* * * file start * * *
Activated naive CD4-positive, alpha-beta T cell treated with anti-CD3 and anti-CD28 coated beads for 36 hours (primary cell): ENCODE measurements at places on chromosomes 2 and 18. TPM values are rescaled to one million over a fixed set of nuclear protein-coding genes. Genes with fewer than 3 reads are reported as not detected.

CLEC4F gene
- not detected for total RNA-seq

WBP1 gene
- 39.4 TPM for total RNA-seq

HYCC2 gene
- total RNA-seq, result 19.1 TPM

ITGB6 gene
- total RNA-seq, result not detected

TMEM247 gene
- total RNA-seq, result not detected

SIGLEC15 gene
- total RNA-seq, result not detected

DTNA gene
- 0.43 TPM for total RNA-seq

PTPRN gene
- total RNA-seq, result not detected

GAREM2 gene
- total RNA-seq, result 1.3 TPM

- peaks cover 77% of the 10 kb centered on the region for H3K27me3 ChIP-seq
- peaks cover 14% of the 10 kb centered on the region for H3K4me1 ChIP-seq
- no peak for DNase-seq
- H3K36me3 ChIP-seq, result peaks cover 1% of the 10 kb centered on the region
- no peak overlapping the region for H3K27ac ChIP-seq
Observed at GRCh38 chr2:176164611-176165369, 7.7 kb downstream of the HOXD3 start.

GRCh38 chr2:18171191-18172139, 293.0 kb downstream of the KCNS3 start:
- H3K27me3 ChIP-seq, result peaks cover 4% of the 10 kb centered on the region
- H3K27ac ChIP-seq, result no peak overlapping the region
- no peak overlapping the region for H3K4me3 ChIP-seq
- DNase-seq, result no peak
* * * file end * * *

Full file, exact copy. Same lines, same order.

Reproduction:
Activated naive CD4-positive, alpha-beta T cell treated with anti-CD3 and anti-CD28 coated beads for 36 hours (primary cell): ENCODE measurements at places on chromosomes 2 and 18. TPM values are rescaled to one million over a fixed set of nuclear protein-coding genes. Genes with fewer than 3 reads are reported as not detected.

CLEC4F gene
- not detected for total RNA-seq

WBP1 gene
- 39.4 TPM for total RNA-seq

HYCC2 gene
- total RNA-seq, result 19.1 TPM

ITGB6 gene
- total RNA-seq, result not detected

TMEM247 gene
- total RNA-seq, result not detected

SIGLEC15 gene
- total RNA-seq, result not detected

DTNA gene
- 0.43 TPM for total RNA-seq

PTPRN gene
- total RNA-seq, result not detected

GAREM2 gene
- total RNA-seq, result 1.3 TPM

- peaks cover 77% of the 10 kb centered on the region for H3K27me3 ChIP-seq
- peaks cover 14% of the 10 kb centered on the region for H3K4me1 ChIP-seq
- no peak for DNase-seq
- H3K36me3 ChIP-seq, result peaks cover 1% of the 10 kb centered on the region
- no peak overlapping the region for H3K27ac ChIP-seq
Observed at GRCh38 chr2:176164611-176165369, 7.7 kb downstream of the HOXD3 start.

GRCh38 chr2:18171191-18172139, 293.0 kb downstream of the KCNS3 start:
- H3K27me3 ChIP-seq, result peaks cover 4% of the 10 kb centered on the region
- H3K27ac ChIP-seq, result no peak overlapping the region
- no peak overlapping the region for H3K4me3 ChIP-seq
- DNase-seq, result no peak